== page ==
Confessions of a rock junkie (novelist!) by Judi Hendricks

My name is Judi Hendricks and I'm a novelist. I have a confession to make; I'm a hopeless rock junkie.

Hiking girlWhen I was a child my pockets were always bulging with interesting stones that called to me on my peregrinations. I recall once running to catch up to my sister and having my little hiking shorts shimmy their way off of my hips and surrender to the pull of gravity because I had so many fascinating chunks of granite in my pockets. 

When taken to the museum on school outings, I'd be the lone child examining the marble plinths while everyone else was dutifully following the guide to learn how steam engines worked. And when I cracked open a geode and found it lined with fairy crystals, my whole world changed forever.

Judi Hendricks
How I managed not to formally study the origin of stones, I have no idea; instead studying psychology, ministry; then somehow wandered into teaching meditation and metaphysics, jewellery design, working in pharmaceutical research, and writing articles on those topics. 

Recently I've been writing a work of as yet-unpublished fiction, and a casual comment about the architectural use of a stone type posed by one of my characters about a British structure he'd seen once while travelling sent me scurrying to the internet to determine whether what I’d been intending to write was feasible for the region.

And under the Strategic Stone Study section heading I found what I needed, opening the county atlases, perusing all of the beautifully organized and lovingly illustrated brochures, and marvelling at how much human interest and labour had gone into compiling this massive database of information. 

Strategic Stone StudyI spent the next ten hours reading like a sponge, murmuring, ‘Oh…my!’ I knew myself to be in the company of kindred spirits. I was in rock junkie heaven!

I'm not a geologist, and know perfectly well that I haven't got a clue as to how to go about interpreting much of the information presented here. It’s so far over my head that I feel like a coal miner. And yet the language in the atlases particularly is perfectly pitched, being informative and educational without being overwhelming.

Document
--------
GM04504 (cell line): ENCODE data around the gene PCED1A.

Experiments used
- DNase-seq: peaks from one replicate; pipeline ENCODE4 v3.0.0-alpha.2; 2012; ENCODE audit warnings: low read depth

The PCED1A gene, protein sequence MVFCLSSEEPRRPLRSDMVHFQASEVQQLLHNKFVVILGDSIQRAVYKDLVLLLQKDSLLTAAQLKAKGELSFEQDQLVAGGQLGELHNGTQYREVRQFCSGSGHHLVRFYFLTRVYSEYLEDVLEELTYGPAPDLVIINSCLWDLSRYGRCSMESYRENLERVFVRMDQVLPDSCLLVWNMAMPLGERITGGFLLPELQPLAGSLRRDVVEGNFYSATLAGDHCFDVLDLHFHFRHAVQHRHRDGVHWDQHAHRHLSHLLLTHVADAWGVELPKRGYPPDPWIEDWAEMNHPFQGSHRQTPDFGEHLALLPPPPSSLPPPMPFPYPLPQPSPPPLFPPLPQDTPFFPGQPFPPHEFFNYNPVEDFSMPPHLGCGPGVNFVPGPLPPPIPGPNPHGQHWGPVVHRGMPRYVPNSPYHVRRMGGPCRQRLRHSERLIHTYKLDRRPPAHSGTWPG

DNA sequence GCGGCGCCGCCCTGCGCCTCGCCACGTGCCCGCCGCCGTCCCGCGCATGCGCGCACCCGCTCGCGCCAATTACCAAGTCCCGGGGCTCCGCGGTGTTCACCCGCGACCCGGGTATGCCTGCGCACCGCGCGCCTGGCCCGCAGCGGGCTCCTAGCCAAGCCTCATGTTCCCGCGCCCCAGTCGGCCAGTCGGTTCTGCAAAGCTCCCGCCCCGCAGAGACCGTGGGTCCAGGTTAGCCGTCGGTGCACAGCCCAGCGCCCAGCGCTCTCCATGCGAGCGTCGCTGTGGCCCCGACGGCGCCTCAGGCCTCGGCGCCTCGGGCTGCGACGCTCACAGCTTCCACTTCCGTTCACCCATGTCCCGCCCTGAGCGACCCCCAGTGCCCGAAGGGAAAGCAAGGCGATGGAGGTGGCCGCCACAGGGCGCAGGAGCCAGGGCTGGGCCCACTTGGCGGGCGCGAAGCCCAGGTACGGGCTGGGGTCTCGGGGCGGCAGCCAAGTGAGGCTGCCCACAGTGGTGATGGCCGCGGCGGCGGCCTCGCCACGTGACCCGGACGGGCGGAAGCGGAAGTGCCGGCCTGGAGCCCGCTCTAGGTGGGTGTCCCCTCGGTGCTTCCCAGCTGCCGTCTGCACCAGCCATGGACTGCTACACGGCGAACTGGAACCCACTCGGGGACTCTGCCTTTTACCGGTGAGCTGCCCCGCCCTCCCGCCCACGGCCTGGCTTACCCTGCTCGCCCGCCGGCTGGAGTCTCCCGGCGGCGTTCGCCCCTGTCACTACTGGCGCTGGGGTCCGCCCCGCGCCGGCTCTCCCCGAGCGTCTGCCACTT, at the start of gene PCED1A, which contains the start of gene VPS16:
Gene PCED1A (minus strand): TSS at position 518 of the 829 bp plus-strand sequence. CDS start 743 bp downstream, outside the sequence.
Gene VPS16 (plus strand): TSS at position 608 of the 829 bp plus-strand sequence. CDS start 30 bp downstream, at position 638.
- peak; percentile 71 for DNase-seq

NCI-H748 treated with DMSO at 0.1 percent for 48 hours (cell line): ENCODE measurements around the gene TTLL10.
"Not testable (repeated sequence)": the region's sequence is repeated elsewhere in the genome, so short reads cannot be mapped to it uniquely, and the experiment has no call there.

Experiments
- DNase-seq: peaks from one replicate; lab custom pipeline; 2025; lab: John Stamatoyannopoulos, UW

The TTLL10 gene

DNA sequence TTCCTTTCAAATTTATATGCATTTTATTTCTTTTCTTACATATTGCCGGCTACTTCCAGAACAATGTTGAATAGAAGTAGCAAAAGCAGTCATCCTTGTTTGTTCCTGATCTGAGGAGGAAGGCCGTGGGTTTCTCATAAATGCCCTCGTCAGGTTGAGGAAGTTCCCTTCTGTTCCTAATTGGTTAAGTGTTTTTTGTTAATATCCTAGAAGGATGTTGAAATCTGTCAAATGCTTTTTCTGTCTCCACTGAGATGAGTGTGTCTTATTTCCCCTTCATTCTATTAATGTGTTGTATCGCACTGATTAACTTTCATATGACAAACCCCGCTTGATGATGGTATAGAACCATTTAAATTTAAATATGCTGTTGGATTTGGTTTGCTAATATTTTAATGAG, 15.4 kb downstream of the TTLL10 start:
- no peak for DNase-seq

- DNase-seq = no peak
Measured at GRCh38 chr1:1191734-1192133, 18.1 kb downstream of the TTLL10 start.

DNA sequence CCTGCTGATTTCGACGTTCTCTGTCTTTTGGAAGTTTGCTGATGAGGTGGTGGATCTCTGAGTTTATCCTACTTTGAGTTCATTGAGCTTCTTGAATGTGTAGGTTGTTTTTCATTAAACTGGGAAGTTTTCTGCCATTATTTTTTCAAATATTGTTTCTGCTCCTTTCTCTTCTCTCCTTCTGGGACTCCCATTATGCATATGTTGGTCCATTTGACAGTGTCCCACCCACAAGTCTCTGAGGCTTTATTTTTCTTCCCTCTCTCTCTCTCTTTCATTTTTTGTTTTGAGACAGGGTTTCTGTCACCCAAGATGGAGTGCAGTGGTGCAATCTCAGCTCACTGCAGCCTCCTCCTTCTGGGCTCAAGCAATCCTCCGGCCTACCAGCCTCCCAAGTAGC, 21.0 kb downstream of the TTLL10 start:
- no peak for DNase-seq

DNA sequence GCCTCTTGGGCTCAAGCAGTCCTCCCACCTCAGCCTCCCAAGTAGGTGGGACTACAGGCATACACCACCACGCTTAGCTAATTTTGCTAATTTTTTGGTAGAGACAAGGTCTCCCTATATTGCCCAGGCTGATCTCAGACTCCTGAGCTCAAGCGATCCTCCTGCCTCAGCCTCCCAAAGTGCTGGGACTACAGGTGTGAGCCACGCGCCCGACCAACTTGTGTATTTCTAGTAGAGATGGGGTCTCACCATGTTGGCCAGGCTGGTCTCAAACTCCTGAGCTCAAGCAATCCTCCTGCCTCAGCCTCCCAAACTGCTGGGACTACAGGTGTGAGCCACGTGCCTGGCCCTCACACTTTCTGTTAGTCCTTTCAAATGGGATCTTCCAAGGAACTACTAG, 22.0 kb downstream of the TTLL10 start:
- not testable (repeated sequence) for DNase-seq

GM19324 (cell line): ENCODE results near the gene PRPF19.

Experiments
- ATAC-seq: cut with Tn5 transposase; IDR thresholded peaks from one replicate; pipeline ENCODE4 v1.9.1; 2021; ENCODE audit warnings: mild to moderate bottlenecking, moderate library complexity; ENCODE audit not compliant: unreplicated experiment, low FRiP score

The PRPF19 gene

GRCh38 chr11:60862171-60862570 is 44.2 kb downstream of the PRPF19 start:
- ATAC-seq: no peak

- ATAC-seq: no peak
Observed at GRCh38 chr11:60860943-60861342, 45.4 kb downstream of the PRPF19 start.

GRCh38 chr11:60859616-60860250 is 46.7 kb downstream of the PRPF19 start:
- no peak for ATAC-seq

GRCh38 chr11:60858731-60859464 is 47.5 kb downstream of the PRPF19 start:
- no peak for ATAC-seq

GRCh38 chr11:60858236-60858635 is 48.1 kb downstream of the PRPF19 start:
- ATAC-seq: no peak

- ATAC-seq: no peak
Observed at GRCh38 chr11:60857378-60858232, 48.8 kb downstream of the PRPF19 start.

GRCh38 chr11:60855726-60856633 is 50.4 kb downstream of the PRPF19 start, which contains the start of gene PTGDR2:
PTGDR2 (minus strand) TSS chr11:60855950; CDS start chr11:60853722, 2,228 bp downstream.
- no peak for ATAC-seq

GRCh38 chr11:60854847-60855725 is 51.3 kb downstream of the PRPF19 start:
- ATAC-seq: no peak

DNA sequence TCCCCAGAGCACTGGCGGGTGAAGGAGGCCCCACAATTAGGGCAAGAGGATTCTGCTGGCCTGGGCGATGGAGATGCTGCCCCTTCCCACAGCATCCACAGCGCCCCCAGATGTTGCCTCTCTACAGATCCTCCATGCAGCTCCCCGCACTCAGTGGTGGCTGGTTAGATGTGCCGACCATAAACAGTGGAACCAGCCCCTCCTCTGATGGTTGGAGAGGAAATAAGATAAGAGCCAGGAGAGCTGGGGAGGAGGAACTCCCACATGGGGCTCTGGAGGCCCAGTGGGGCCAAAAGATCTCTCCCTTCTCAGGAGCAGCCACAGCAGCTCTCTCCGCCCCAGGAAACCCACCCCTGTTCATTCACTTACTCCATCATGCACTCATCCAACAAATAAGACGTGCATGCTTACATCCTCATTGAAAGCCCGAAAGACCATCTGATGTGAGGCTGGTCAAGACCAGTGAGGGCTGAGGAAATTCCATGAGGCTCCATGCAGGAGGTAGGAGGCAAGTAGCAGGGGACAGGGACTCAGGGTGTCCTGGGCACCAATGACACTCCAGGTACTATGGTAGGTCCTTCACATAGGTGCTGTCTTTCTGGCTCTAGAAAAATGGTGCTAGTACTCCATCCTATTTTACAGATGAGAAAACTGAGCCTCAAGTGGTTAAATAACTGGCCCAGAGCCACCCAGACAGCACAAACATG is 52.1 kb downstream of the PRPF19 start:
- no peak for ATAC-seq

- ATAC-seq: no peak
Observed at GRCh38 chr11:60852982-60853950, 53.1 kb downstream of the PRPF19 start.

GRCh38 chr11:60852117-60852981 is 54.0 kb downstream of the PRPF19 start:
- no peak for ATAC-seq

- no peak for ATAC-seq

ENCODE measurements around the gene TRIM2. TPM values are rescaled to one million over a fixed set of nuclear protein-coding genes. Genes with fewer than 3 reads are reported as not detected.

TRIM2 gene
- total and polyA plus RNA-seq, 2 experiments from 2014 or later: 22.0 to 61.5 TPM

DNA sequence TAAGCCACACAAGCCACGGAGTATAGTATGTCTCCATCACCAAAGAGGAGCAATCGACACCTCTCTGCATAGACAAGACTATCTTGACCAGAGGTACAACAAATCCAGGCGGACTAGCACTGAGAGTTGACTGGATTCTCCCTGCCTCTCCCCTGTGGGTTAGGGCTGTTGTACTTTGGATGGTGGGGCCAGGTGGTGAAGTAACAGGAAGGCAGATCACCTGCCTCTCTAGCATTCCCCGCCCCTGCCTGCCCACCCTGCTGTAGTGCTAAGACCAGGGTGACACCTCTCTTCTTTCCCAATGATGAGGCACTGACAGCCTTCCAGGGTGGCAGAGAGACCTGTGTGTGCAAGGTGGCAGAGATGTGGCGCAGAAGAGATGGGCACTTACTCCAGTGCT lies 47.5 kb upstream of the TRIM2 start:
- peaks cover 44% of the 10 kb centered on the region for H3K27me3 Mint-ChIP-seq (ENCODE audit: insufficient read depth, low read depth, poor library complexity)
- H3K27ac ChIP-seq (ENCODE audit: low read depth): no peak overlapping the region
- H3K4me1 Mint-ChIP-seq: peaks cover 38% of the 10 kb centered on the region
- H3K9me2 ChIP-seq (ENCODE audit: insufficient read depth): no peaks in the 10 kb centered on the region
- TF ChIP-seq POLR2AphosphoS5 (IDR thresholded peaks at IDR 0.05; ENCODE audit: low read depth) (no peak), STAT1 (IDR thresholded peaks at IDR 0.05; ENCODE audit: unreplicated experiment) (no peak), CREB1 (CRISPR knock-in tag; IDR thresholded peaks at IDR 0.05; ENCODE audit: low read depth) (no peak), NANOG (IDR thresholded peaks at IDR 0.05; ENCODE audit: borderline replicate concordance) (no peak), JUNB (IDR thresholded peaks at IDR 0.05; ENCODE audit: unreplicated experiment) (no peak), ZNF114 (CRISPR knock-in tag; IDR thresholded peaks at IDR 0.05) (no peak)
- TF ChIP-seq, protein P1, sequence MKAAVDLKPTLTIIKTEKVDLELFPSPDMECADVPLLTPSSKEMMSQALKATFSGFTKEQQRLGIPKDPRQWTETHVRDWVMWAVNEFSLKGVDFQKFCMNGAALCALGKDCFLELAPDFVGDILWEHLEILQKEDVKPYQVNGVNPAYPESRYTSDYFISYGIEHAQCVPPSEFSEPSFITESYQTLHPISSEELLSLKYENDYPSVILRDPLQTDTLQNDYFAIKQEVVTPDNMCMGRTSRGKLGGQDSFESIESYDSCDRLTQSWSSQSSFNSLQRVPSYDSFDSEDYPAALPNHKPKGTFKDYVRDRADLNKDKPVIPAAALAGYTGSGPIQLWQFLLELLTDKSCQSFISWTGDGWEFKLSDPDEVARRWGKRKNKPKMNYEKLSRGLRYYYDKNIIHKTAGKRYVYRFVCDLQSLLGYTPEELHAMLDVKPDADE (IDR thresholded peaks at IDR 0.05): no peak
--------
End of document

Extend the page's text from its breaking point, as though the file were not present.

And even the little touches, like the Glossaries, were so appreciated. People have mental concepts for which they may not have words; I know from having run my hands over hundreds of rock surfaces in my life that some stone is crumbly and weathers easily, but I hadn't thought to use the word friable to describe that quality of stone, although it was a word I used commonly in gardening discussions to describe a particular soil type. 

Your site was filled with little ‘Aha!’ moments like that, sparkling bits of enlightenment that informed qualities of stone with which I was already familiar, giving me language to wrap around the concepts I already knew.

 And as the snow piles up over here in northern Illinois in the USA, I'm going to be spending some quality time wandering the countryside in the UK in my mind, getting to better know your beautiful, ancient stones. 

Thanks for listening. Judi Hendricks
Judi Hendricks
The ancient stones of Bamburgh Castle, Northumberland, from GeoScenic; the National Archive of Geological Photographs.